Military and U.S. diplomatic sources said some detainees at the center in the Green Zone have been held as long as two years, noting that restricted access prevented them from investigating allegations of beatings and other violence, the Los Angeles Times reported.
"It is inaccessible, and no one can go there," one diplomatic official told the newspaper. "Lawyers cannot get there. Families cannot go there."
The operation of the facility, called Camp Honor, by the Baghdad Brigade and the Iraqi Counter-Terrorism bureau, raises questions about the amount of authority an office or person -- such as Maliki in his effort to centralize power -- should accumulate, officials said. The breadth of Maliki's power was a key roadblock to forming a government since elections in March.
The brigade received attention in 2009 when Iraq's Human Rights Ministry discovered a secret prison elsewhere in Baghdad that held 431 Sunni Arab detainees, who said they were tortured. The interrogators were sent from the Baghdad Brigade's Green Zone jail, a U.S. Embassy cable viewed by the Los Angeles Times indicated, while a separate communique said the brigade "reports directly to the prime minister's office."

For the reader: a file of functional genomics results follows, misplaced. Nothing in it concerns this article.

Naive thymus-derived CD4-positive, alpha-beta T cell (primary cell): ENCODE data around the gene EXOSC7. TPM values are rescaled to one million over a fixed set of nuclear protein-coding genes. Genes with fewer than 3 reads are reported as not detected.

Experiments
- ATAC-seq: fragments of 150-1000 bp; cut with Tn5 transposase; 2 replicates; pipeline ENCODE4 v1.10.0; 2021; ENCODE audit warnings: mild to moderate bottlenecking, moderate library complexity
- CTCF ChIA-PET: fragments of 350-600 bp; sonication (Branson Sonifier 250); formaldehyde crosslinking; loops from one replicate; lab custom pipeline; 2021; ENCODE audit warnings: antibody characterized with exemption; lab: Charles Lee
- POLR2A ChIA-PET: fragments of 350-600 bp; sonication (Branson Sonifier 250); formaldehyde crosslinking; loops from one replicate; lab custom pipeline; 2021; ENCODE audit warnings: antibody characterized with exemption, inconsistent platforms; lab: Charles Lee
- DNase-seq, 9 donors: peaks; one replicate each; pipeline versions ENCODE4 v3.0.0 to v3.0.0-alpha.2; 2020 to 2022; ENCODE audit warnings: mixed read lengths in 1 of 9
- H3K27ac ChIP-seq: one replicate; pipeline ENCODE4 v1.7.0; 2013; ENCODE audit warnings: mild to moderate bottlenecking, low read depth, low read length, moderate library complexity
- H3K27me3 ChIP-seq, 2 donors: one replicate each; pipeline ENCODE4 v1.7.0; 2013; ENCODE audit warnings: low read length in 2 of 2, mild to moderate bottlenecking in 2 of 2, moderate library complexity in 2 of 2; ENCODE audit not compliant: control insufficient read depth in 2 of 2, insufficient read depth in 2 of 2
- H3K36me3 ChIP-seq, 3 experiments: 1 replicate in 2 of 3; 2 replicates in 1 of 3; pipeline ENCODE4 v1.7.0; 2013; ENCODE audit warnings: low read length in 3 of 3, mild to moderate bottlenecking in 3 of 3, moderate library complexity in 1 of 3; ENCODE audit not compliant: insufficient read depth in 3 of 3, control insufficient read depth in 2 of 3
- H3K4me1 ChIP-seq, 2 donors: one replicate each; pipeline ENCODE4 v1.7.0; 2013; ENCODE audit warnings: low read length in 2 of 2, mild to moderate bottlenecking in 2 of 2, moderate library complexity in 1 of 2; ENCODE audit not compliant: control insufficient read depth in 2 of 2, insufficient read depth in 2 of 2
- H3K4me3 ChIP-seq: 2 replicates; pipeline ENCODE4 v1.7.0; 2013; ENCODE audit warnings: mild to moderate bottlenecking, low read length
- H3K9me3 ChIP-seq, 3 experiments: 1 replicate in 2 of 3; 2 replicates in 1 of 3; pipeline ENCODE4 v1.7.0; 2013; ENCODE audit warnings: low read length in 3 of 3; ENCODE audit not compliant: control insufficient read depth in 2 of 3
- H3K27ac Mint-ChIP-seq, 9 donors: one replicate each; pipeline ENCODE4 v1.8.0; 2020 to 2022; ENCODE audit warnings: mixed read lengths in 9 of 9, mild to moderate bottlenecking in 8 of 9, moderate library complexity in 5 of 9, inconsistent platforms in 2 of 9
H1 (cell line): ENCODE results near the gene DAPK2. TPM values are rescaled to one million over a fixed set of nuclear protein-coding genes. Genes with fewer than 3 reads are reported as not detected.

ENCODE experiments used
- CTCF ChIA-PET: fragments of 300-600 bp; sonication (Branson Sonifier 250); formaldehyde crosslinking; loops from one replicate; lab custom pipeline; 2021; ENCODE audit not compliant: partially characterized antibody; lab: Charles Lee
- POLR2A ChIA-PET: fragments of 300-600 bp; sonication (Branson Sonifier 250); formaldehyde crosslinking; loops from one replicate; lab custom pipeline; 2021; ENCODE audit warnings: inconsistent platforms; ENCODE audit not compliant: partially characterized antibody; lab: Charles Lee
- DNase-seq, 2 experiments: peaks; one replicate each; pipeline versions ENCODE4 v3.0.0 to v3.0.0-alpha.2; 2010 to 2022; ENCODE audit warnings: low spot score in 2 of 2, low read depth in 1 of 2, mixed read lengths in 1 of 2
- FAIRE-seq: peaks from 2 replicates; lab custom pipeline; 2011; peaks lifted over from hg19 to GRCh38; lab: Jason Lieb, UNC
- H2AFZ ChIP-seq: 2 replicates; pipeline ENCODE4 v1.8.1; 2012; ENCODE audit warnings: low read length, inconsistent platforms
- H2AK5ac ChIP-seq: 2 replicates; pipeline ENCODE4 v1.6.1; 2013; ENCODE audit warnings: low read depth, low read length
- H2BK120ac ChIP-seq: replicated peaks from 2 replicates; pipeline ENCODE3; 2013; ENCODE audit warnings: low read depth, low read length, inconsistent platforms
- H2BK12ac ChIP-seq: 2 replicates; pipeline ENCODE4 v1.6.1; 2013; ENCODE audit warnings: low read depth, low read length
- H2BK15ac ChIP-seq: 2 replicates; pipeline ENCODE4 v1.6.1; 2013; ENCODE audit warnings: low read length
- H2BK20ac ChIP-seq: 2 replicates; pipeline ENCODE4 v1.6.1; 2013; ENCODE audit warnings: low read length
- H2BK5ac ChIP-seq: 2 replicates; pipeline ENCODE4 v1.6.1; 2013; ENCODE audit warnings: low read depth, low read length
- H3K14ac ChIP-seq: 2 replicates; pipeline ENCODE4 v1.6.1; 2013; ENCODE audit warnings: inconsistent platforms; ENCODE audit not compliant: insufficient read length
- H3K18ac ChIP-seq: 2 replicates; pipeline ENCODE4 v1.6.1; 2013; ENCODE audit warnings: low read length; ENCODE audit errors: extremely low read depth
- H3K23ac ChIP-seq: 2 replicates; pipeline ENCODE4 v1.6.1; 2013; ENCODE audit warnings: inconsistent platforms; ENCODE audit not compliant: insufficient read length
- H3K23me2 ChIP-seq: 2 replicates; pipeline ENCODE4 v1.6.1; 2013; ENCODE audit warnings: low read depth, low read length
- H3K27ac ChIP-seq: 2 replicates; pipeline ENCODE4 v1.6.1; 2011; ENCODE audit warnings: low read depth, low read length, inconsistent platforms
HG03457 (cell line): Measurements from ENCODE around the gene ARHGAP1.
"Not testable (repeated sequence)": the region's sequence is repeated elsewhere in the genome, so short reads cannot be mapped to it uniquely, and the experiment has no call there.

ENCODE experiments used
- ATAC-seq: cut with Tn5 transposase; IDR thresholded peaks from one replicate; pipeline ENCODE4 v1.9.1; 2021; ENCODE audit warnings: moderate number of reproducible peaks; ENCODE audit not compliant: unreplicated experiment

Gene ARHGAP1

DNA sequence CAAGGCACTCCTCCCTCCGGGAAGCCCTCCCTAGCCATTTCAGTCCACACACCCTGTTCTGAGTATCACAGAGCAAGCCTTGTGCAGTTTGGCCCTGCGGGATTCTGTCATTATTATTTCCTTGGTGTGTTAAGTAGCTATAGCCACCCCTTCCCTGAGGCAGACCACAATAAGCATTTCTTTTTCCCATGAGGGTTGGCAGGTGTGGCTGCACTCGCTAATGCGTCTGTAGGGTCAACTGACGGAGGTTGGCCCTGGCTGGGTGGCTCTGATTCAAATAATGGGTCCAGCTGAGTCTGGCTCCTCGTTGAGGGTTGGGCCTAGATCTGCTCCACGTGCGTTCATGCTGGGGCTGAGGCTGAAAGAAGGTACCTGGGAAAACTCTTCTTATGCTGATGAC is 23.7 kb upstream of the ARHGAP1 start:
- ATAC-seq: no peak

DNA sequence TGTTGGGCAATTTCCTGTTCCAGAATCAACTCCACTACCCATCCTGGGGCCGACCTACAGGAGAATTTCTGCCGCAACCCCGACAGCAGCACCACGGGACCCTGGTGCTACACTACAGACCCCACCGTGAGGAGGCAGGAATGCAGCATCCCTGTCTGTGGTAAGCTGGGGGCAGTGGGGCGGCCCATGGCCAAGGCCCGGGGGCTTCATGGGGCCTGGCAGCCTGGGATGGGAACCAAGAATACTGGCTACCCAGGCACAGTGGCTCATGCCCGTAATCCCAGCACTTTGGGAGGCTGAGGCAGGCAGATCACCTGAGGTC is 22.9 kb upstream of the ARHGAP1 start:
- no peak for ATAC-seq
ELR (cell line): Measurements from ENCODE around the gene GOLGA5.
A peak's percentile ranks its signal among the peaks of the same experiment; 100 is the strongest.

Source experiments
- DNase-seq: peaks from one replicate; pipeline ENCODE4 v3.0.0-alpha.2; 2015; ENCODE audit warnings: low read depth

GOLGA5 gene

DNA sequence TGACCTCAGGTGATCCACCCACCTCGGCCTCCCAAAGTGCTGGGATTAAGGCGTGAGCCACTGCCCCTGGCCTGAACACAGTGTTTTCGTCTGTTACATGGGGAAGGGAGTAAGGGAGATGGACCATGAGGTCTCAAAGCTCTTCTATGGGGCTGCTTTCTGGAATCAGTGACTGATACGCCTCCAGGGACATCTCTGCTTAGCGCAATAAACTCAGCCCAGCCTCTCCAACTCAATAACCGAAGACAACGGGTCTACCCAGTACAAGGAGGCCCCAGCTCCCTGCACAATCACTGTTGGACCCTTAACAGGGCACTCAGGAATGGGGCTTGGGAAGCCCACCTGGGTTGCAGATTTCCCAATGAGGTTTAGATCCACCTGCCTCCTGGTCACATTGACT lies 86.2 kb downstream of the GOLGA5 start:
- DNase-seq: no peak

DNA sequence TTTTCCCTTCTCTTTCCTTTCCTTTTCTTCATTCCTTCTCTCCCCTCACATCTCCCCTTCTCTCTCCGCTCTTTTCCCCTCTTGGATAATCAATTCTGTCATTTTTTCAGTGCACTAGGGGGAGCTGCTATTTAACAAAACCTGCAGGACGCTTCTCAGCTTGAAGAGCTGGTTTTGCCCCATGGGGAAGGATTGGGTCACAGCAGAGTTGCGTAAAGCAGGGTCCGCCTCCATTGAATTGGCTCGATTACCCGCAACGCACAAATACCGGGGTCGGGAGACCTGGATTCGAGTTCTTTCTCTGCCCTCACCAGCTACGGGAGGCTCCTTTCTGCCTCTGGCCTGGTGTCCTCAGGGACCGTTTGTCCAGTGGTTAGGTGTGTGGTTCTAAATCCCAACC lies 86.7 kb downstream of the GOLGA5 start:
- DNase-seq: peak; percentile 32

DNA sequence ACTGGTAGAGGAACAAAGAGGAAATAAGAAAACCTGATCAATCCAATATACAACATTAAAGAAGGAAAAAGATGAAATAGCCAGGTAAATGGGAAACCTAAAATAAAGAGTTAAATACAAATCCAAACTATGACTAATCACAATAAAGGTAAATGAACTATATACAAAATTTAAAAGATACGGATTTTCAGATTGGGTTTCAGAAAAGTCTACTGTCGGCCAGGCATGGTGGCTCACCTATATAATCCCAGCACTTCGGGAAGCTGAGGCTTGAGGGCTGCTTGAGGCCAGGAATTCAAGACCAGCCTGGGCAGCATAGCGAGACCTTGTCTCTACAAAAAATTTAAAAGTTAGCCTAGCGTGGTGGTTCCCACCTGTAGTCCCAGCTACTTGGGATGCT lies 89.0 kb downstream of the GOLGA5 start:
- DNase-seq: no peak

At the time, Maliki acknowledged some abuse could have occurred at Camp Honor, but pledged a crackdown. However, at least one Iraqi official and a senior diplomatic source said they received new reports of beatings and sexual abuse at the jail, the Times reported Sunday.
Iraqi officials knowledgeable about the situation said they're disheartened by the failure of Maliki's office to overhaul the elite units, suggesting he perhaps doesn't know the lack of reform at the jail.
Iraqi officials say they are seeing efforts to aggressively monitor human rights have been curtailed since the installation of a new human rights minister closely aligned with Maliki, the Times said.
"The Human Rights Ministry will not be active," an Iraqi security official said. "They will do what the prime minister's office tells them."
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